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QT prolonagation and new T wave inversion in pregnant lady

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In febuary 2011, I had 2 ECG done because I want at the emergency of my local hospital. I wasn't aware of some information that was on the report. Actually, I am pregnant, and my doctor sent me to pass an ECG. I looked back at my previous ECG, and some questons occured:

- First, they have taken 2 ECG at 90 minutes of interval. The first one was diagnosed with a longer QT (QT/QTc 394/497ms), and a T anomaly with inferior ischemy possibility. The second one was 348-423ms, with a non-specific T anomaly. It could be useful to know that the anomaly was seen on an ECG in 2007 (QT/QTc 326/427ms). Also, a cerebral scan and a cardiac echography was done, and nothing was found. For the doctors in 2011, they it seems that it wasn't significative and it was anxiety and stress. The blood test results have shown 3.5 of potassium. What do you think about that ?

- Does the length of a QT can change in 90 minutes in a significative way, and do we have to worry ?

Thank you very much

Category: Cardiologist

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Category: Cardiologist
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Thank you for your query at

Please tell me why were the repeated ecgs done?
Did you have any symptoms for which you went to the emergency?
Does your family history include any sudden death or patients with long qt syndrome diagnosed?

A QTc of 480 and less is normal in females.
If you don't have a history of syncope or family history of sudden death or long QT then you need not be investigated further. Low potassium may prolong the QT interval. Different ECGs may have variations in measured QT if there is some artefact ib the ecg. So if you dont have syncope or family history of sudden death then there's not much to worry abt the QT interval 497 or 423 in 90 min as the difference could have been due to artefacts or machine errors.

If you have persistent low potassium levels then increase your fruit intake and avoid excessive sweating. Also potassium low levels could lead to a U wave in ecg which may confuse the machine into believing that it is a prolonged QT. T inversion in young females is normally observed phenomenon

Hope this helps, please feel free to discuss further.
Dr Vivek Mahajan
DM Cardiology

Patient replied :


As for the answers to your questions:
- I don't know why it has been 2 ECG done...
- The reason why I went to the emergency is that I stopped to feel the 2 small fingers of my left hand, and I felt like a mini-paralysis of my lefet arm, that while I was at work. A colleague brought me to the hospital, and then some tests were done.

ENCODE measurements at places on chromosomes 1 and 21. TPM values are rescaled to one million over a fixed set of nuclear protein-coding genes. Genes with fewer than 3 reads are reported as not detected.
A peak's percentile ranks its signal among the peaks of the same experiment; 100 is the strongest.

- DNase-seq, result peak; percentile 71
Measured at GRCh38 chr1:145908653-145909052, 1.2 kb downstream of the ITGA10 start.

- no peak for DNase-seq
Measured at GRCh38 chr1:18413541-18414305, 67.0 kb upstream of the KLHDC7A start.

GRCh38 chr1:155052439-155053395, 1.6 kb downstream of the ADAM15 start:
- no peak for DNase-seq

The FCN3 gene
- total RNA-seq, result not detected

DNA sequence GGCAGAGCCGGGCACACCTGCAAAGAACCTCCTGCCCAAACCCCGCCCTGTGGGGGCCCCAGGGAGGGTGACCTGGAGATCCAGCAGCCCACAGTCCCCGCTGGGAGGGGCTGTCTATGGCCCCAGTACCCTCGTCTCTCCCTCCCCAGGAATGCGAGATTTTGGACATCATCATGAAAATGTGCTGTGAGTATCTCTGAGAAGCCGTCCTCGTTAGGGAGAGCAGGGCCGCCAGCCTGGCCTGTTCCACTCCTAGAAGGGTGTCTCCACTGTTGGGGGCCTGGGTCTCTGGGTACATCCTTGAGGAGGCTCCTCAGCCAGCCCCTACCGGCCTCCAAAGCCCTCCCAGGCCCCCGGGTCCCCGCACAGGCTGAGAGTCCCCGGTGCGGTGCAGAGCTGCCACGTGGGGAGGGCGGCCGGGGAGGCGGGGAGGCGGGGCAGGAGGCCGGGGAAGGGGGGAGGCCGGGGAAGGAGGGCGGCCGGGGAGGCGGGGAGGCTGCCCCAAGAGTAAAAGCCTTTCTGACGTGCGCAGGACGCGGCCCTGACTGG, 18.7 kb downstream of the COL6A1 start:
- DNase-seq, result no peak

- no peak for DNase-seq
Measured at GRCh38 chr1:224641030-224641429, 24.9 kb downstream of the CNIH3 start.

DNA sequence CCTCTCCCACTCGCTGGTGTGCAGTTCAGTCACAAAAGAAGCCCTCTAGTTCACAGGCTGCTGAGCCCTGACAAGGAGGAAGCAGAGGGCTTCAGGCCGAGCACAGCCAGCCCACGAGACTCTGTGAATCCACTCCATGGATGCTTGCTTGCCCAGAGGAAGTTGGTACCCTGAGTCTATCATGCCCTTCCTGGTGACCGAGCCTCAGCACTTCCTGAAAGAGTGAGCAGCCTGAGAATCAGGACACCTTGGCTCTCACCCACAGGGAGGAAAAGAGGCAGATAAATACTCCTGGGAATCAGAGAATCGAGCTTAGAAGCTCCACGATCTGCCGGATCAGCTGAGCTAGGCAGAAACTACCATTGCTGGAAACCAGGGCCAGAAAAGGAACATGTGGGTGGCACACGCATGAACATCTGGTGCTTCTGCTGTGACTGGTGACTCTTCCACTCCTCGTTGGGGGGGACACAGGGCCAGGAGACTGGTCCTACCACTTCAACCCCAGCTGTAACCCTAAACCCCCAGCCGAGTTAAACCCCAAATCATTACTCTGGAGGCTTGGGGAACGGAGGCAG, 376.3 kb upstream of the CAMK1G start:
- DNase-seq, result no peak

- No family history of sudden death or long qt (known to me). But I did have some things that felt like pressure drops. It happened once when I was standing still, once when I was in the Montreal metro and it was hot inside, and once it happens that I pratically lost it (conscience). All these episodes happened in a long history (10 + years), but it happens (I think) once or twice a year (I mean to have the feelind of a pressure drop, not all those circumstances).

I just received the result of the last ECG, and I am concerned. Not about the qt/qtc (336/422ms), but about the text that is written, It says « normal sinusal rythm » and « anomaly of st-t, possibility of anterior ischemy ». I looked back at the charts, and here are the results :

2007 : aVR negative,V1 negative, V2 positive, V3 positive (I think)
2011, the first : aVR negative,V1 negative, V2 positive, V3 negative (I think)
2011, the second : aVR negative,V1 negative, V2 positive, V3 negative (I think)
2013 : aVR negative,V1 negative, V2 negative, V3 negative (I think)

All the other markers are positive.

The cardiologist doesn't think that the last ECG is to be a problem (non-dangerous but atypic), but he doesn't have any of my past ECGs. Does that mean that the changes that seems to appeared at V2 and V3 mean that I had ischemy (ies) ? Or it can be normal and can happen to many people ?

Thank you

Hello again,

Thanks for the follow-up.

The low blood pressure feeling you had probably was vasovagal syncope which can occur in hot conditions. This is not to be worried about but can be avoided by lifestyle modifications.

Your QT doesn't seem to be a cause of worry in absence of history of sudden deaths in family and serious arrhythmias. Also the ecg changes of T wave Inversion in anterior leads from v1 to v3 may be a normal feature for young females and is called juvenile pattern.

Dr Vivek Mahajan

Patient replied :